On soapboxes and tirades

One would think I was a soap distributer for all the metaphorical soapboxes I’ve been perched upon this past week.

Most memorable was the one about testing. My pronouncement from it was unexpected and I remember waving my arms quite madly to make the point.

But let me back up a smidge. My intro to journalism classes were learning about writing the staff editorial, so I broke them up into groups about the size of an editorial staff. Their mission was to generate a topic on which they could voice an opinion of the critical, commendatory, persuasive, explanatory, or commemoratory type.

One group chose testing, and they weren’t even referring to standardized testing. They were simply frustrated by the ways in which teachers got them ready for regular tests over units of study. The more they discussed their topic, however, the more I realized they weren’t talking about reviewing for a test the day before; they were talking about learning the material throughout the unit, but they considered it preparation for the test.

I asked them why they thought they were learning that material in the first place.

“So we can pass the test.”

I let my frustration show. Gave ‘em the speech about learning for learning’s sake, learning for knowledge, learning how to learn so you can learn other stuff. They stared wide-eyed. Of course, that could have had to do more with the crazed look in my eye than the novelty of the idea of learning to know something.

I hope I planted a new perspective on that topic.

I finally stepped down from the soapbox, and the bell rang.

In the days since that exchange, I’ve thought about how often I test – not that often. I’ve thought about how I refer to tests. In that intro class, rarely. In my newspaper and yearbook classes, only at midterm, when I’m required to have some sort of final grade, so I usually tie a final grade to a story or project they do for that purpose or one they’ve already done.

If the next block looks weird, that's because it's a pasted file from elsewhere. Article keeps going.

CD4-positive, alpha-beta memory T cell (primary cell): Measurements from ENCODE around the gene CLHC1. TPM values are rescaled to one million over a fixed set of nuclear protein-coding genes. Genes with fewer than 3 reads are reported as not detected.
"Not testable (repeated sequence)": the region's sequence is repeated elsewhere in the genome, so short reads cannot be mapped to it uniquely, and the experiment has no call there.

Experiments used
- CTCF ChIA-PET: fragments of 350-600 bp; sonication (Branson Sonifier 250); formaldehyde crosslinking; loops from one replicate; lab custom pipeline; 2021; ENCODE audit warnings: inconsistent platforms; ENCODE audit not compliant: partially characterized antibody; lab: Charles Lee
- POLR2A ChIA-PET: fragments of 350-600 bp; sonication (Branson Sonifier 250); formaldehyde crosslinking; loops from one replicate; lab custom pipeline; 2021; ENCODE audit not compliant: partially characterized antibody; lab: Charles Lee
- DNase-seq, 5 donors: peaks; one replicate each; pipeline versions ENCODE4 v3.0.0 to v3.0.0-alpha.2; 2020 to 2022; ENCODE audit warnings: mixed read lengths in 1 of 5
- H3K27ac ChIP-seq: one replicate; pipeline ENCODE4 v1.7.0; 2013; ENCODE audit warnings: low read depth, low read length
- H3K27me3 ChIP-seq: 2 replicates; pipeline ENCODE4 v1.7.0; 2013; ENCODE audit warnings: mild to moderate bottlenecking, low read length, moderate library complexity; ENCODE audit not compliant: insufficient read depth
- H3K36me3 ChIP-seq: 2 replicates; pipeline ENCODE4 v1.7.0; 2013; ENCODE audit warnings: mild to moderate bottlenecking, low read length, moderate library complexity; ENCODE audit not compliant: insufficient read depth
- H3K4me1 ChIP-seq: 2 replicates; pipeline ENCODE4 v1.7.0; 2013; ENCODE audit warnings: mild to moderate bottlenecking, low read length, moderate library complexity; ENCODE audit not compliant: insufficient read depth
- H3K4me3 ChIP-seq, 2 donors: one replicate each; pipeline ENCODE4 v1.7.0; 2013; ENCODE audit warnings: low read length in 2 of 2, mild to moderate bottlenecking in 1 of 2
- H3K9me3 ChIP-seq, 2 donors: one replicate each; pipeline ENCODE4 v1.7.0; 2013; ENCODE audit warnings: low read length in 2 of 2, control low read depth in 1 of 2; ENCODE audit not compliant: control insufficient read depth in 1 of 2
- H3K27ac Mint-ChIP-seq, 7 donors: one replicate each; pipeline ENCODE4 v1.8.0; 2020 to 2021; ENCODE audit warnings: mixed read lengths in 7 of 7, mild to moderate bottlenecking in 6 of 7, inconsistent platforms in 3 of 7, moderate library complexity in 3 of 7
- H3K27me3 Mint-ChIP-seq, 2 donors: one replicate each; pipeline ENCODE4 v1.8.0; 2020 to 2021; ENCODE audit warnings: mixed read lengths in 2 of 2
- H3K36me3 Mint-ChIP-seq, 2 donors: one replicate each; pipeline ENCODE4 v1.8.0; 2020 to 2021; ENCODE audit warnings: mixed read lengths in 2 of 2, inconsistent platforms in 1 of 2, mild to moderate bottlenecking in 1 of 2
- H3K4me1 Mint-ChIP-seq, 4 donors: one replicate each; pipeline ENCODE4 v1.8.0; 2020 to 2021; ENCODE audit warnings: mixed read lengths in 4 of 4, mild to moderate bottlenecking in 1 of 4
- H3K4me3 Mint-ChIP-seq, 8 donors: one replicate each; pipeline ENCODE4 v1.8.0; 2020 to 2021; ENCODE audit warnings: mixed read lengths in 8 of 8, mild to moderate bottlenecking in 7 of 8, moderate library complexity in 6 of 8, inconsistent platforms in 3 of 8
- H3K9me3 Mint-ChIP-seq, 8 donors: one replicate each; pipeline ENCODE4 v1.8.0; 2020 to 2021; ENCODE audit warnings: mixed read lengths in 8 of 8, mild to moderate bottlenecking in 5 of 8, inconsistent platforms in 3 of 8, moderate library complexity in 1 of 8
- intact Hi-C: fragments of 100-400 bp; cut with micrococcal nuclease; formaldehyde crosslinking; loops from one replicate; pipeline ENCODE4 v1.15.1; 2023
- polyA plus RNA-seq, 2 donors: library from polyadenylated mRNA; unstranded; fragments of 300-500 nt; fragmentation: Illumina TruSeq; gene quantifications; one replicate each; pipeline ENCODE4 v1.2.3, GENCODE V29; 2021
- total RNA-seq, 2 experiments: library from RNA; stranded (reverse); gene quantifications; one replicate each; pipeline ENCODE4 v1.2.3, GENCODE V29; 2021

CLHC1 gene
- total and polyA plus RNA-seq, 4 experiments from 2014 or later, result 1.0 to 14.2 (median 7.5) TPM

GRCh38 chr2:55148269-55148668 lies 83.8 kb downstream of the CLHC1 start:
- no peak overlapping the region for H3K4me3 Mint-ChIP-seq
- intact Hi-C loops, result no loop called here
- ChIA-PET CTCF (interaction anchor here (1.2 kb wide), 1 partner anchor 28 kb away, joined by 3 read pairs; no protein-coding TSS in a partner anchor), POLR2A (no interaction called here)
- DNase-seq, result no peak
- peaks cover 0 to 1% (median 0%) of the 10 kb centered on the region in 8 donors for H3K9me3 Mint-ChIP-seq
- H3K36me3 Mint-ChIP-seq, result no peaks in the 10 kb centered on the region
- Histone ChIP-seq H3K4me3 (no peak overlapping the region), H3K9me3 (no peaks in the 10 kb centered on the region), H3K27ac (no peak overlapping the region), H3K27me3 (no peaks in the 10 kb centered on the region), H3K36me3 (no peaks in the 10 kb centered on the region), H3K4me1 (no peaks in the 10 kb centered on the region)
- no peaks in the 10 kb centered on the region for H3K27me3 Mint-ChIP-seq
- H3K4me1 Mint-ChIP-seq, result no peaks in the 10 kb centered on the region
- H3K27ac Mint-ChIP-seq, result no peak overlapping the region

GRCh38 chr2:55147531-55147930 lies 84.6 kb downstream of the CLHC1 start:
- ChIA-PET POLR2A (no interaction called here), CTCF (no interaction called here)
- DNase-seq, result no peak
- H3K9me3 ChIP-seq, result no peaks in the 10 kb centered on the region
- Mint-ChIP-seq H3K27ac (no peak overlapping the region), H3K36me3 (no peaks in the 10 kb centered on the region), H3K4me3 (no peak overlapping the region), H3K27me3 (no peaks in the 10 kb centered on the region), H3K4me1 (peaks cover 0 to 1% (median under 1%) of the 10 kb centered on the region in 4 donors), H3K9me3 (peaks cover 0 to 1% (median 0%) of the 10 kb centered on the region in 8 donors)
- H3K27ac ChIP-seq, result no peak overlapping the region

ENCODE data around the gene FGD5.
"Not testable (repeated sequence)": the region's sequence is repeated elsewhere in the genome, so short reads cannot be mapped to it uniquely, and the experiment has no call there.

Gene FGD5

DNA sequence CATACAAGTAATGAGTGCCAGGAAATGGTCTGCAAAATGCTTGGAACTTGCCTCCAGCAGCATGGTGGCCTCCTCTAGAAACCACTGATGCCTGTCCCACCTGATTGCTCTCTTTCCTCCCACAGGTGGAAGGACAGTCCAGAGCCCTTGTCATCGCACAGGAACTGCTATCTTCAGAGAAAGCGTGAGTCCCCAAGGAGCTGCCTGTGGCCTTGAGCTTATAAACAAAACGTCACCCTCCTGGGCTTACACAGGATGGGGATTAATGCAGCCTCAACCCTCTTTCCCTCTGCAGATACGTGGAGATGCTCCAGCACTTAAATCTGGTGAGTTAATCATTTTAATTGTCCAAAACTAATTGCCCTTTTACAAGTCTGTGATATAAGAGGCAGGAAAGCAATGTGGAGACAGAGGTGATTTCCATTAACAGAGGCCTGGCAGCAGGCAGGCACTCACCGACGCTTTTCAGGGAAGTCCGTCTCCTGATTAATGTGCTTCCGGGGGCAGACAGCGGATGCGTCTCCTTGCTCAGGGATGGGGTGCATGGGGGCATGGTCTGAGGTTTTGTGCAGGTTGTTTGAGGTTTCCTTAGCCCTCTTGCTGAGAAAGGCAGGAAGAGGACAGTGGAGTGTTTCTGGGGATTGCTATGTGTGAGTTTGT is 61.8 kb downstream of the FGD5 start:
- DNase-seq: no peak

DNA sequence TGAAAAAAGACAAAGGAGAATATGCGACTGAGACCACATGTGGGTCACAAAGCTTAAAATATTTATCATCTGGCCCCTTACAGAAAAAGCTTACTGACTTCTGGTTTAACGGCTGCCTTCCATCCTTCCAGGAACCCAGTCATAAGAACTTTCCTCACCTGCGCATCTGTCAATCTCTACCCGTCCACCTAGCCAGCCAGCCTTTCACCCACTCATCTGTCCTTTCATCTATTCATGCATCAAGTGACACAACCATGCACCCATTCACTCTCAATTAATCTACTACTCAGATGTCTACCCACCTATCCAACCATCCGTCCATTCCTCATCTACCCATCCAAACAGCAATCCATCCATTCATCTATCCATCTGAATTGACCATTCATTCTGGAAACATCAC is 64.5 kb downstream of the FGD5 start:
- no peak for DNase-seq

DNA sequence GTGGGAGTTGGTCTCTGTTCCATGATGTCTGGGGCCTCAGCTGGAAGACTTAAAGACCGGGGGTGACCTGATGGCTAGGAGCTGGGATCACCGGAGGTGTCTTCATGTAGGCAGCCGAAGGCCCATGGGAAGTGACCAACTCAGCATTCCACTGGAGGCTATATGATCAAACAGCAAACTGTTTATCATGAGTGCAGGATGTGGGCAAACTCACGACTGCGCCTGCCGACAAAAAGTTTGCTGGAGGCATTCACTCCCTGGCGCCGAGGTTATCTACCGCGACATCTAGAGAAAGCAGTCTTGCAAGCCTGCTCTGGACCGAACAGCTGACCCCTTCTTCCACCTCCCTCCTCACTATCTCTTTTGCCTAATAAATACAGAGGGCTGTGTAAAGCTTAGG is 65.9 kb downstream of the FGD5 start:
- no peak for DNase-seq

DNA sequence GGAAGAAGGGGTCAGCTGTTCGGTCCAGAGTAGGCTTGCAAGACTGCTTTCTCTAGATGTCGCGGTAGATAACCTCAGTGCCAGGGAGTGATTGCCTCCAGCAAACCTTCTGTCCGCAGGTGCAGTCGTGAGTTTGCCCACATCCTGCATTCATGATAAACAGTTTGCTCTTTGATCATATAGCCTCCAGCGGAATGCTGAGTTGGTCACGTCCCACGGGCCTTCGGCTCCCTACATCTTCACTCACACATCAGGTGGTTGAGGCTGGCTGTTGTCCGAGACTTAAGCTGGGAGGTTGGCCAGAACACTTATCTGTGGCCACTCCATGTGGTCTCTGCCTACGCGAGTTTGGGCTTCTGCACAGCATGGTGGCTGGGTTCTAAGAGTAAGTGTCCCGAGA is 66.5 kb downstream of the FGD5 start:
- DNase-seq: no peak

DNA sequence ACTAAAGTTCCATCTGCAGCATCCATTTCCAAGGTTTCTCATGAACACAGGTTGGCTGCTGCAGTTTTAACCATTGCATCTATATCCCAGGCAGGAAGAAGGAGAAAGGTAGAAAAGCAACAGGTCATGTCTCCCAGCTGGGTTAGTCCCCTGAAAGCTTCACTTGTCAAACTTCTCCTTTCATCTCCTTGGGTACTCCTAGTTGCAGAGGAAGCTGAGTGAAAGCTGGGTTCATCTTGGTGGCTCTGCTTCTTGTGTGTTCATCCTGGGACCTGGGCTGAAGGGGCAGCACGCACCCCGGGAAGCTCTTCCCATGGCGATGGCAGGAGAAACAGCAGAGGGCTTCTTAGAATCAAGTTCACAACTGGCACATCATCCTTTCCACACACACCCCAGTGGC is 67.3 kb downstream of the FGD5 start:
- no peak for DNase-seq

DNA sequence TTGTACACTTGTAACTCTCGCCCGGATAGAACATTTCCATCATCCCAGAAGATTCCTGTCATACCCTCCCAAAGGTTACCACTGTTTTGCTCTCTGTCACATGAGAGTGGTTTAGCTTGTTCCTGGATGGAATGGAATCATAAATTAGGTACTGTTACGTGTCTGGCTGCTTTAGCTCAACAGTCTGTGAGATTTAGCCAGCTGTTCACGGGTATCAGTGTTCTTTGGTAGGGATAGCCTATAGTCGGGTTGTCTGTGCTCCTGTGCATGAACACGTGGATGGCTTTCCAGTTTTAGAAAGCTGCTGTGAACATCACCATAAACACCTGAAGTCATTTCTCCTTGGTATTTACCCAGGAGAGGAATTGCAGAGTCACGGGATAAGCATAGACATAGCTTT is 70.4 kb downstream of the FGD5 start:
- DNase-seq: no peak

In my English classes, it’s a different story, but I’m still not a test-Nazi. I do hear myself saying, “You might jot this down. It could show up on a test.” Of course it will. There will be a unit test. But more and more, I try to make my tests about how to use the knowledge rather than recall the information.

How we teach, how students learn – or don’t, how we assess the whole education system and who does that assessing – it’s a HUGE soapbox of an odd shape, one I’ve been jumping around on a lot lately. I might as well sand it down, make some comfortable spots, throw on some pillows and personalize the darn thing, because I’m going to be spending some time on it.

About teachjournalism
I am a high school teacher of journalism, technology and reading. I advise the school's newspaper and yearbook, both student-led publications. Documenting and sharing my experiences is a way of reflecting to improve my own work and and inviting commentary so that we might all benefit. I believe, as I tell my students each year, that we all learn from each other.

One Response to On soapboxes and tirades

  1. evelynlauer says:

    So true about our newspaper classes vs. our English classes and the word “test.” I feel so much pressure in my English classes to test, and I feel like the administration doesn’t care about my journalism/newspaper classes.

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